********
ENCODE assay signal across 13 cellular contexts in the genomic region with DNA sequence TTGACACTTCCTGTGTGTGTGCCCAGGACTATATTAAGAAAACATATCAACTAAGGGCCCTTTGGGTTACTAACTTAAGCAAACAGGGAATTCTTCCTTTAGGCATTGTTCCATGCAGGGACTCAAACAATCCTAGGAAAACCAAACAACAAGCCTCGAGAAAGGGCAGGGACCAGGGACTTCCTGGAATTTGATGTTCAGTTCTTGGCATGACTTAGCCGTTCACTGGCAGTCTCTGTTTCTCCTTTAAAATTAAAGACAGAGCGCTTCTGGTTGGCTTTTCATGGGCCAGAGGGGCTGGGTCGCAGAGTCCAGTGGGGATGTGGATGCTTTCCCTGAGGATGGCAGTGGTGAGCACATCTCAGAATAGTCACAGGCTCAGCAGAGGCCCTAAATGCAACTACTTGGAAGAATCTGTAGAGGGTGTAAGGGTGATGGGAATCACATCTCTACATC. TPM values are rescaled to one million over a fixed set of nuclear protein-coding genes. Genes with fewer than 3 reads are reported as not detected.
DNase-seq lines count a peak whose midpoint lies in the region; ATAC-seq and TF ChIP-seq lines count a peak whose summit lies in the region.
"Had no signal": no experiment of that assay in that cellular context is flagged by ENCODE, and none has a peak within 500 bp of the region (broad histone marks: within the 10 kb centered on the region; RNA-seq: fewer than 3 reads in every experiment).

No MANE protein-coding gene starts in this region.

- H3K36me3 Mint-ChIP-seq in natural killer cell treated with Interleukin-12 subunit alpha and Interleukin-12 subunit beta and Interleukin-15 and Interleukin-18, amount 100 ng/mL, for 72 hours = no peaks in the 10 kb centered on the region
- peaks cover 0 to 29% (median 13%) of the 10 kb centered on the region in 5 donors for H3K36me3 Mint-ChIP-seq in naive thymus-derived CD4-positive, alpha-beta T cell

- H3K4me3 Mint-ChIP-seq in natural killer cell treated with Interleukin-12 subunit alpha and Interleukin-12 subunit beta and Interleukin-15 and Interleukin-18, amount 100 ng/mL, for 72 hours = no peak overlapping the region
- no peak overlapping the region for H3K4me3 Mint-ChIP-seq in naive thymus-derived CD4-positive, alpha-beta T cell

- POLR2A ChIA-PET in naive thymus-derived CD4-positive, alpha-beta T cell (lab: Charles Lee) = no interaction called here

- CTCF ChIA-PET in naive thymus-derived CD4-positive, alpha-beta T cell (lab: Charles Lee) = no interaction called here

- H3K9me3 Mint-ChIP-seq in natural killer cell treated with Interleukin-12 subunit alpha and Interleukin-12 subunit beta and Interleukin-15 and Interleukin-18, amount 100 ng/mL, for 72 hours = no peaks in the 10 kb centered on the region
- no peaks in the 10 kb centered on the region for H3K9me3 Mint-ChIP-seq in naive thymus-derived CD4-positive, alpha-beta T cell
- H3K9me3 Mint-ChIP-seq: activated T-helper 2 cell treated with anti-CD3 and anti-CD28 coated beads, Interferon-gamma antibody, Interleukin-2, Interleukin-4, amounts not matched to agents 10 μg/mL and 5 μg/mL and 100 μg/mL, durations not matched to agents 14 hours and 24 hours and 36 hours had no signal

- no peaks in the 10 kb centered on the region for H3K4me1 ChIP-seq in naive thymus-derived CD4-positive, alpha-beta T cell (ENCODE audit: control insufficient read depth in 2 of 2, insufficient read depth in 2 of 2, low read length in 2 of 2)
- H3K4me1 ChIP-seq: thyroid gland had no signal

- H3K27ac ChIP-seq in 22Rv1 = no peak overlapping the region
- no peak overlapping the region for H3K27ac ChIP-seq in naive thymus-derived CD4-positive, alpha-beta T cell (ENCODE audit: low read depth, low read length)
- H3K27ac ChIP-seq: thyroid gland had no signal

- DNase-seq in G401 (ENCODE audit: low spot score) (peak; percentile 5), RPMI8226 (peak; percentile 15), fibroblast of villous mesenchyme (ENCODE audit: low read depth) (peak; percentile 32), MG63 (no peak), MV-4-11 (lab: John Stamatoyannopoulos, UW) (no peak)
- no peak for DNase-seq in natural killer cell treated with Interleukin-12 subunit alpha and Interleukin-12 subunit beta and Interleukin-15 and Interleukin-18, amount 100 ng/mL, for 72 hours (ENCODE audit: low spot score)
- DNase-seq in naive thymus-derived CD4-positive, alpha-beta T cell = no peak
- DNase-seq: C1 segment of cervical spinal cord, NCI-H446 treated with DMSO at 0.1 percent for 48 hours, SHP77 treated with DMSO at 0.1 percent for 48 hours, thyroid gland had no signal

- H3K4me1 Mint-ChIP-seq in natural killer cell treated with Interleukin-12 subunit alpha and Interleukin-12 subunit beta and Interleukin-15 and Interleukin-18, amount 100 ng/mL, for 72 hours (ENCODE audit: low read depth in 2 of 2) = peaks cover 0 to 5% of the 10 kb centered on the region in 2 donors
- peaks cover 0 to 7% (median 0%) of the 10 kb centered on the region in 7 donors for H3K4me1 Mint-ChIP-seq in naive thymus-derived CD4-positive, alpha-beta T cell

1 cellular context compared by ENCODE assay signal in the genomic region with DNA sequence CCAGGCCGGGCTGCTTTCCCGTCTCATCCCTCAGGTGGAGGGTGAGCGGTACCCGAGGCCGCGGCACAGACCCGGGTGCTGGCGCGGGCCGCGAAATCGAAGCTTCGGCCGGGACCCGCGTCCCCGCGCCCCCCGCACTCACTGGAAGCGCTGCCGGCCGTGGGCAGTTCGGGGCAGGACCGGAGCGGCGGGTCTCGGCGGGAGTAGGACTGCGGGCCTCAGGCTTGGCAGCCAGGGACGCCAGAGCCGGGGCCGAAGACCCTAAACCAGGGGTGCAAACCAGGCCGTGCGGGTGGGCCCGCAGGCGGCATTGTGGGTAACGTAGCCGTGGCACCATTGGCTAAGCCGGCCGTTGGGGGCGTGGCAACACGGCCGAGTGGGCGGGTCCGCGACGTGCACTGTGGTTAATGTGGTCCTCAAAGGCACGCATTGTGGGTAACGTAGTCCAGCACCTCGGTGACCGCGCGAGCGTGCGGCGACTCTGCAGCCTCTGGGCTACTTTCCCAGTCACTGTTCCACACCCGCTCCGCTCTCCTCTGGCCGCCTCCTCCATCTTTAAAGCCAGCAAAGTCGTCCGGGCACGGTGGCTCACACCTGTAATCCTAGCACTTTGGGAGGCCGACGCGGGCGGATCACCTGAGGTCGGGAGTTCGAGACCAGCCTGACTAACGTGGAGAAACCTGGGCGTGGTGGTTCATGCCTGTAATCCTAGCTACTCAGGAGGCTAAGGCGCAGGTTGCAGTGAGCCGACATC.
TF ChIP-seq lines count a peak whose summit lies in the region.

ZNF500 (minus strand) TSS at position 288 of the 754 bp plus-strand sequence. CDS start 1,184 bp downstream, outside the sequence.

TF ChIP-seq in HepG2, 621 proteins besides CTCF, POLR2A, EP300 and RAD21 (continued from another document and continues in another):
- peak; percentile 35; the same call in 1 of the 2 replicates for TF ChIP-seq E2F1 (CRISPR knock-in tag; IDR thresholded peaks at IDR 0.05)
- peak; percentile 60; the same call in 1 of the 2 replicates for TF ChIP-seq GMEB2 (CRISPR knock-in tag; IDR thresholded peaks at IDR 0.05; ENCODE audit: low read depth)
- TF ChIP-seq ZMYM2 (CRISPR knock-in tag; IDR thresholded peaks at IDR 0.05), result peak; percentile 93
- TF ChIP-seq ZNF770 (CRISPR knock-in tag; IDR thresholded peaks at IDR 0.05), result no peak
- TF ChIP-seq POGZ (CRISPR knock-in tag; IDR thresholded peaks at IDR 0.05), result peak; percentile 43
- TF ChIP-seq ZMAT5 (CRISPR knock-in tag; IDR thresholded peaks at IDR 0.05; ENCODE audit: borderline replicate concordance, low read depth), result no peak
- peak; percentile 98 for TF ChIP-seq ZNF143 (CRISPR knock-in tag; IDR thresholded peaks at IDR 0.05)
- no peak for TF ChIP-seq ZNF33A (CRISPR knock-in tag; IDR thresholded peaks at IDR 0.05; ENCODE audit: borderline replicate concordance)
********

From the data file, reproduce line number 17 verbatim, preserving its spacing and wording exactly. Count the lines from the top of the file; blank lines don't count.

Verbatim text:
- no peak overlapping the region for H3K27ac ChIP-seq in naive thymus-derived CD4-positive, alpha-beta T cell (ENCODE audit: low read depth, low read length)